Oh well done Willy, well done!

Today\’s absurdist piece of political logic:

There was a time when to live a life virtuously was well understood. It embraced personal integrity, commitment to a purpose that was higher than personal gain, a degree of selflessness and even modesty. Those at the top may have got there through ruthlessness and ambition, but they understood that to lead was to set an example and that involved demonstrating better qualities than simply looking after yourself.

No more. Perhaps the greatest calamity of the conservative counter-revolution has been the energy it invested in arguing that virtue, whatever its private importance, has no public value. The paradox, the new conservatives claim, is only through the pursuit of self-interest can the economy and society work best. Responsibilities to the commonweal are to be avoided.

The retreat of virtue has become the plague of our times. Greed is legitimate; to have riches however obtained, including outrageous bonuses or avoiding tax, is the only game in town. But across the west the consequences are becoming more obvious. Politics, business and finance have become blighted to the point that they are dysfunctional, with a now huge gap in trust between the elite and the people.

The drama playing itself out in France is a classic example. François Hollande was elected president of France less than 12 months ago, promising an \”exemplary\” administration after the sleaze of the Sarkozy years. Then came Jérôme Cahuzac. Until four weeks ago, he was the French socialist budget minister, leading the crusade against tax avoidance. It now transpires that he himself had hidden ¤600,000 in a secret Swiss account. He has resigned, but it has triggered not just a crisis for the French president, but for the entire French political class and political system.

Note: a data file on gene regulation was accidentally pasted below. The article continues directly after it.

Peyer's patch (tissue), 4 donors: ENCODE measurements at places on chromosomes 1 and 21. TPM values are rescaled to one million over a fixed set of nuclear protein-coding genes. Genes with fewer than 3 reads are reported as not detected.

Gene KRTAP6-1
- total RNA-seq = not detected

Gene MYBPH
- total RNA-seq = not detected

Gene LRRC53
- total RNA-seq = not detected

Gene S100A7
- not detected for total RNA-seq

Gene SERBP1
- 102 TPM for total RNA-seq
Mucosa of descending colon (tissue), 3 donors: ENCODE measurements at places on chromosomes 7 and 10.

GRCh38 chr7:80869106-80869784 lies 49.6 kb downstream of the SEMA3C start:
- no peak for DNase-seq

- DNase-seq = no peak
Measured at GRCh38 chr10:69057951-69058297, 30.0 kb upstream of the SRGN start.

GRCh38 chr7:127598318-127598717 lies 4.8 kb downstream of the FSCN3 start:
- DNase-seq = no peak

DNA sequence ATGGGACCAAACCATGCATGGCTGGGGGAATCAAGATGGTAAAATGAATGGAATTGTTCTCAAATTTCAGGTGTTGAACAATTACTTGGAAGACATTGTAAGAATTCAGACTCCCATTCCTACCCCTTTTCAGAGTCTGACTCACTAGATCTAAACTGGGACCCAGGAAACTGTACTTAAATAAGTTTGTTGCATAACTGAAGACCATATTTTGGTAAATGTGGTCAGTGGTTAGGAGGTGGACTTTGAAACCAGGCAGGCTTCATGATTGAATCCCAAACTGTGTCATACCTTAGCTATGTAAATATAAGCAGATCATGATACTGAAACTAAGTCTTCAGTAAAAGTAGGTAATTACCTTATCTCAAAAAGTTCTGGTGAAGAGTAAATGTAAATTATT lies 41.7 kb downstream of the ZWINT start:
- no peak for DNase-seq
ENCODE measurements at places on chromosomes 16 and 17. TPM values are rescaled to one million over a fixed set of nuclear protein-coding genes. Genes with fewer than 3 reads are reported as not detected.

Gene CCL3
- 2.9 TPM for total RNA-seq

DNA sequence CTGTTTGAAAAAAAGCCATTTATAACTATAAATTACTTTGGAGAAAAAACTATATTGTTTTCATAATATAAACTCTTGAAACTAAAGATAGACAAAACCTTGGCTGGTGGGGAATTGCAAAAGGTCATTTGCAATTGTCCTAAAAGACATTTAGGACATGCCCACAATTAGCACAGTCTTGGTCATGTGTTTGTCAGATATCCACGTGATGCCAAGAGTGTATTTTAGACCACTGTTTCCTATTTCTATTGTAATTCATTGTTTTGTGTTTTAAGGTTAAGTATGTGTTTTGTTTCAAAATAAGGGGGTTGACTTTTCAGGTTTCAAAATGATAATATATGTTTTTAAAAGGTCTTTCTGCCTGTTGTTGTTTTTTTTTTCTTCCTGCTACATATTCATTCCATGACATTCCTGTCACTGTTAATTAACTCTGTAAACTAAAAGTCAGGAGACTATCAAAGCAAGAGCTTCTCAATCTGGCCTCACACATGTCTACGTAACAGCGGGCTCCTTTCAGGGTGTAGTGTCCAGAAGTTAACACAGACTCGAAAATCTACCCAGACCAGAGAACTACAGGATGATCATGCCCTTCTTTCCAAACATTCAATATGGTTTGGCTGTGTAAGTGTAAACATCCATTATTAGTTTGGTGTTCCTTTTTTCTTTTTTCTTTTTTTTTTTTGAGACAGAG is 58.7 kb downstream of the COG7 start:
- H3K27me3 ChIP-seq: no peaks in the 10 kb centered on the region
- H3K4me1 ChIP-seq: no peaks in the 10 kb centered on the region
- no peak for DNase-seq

D\’ye see what he\’s done there? That a socialist is a tax cheating bastard is a result of conservatives?

Truly, the Gulag existed as a result of the rightist split against Stalin.

It\’s also worth pointing out that he\’s got his conservatism part wrong there as well. The modern meritocracy is a most unconservative idea. The idea that a grocer\’s daughter, a garden gnome maker\’s son, could become PM is not conservative: that\’s something that should be reserved for whichever scion of the Great and Good wants to have a go this generation.

\”There was a time when to live a life virtuously was well understood. It embraced personal integrity, commitment to a purpose that was higher than personal gain, a degree of selflessness and even modesty. Those at the top may have got there through ruthlessness and ambition, but they understood that to lead was to set an example and that involved demonstrating better qualities than simply looking after yourself.\”

That\’s exactly what people like Willie Whitelaw thought they were doing. ~Exactly the sort of attitude that Hutton has spent most of his life railing against in fact.

15 thoughts on “Oh well done Willy, well done!”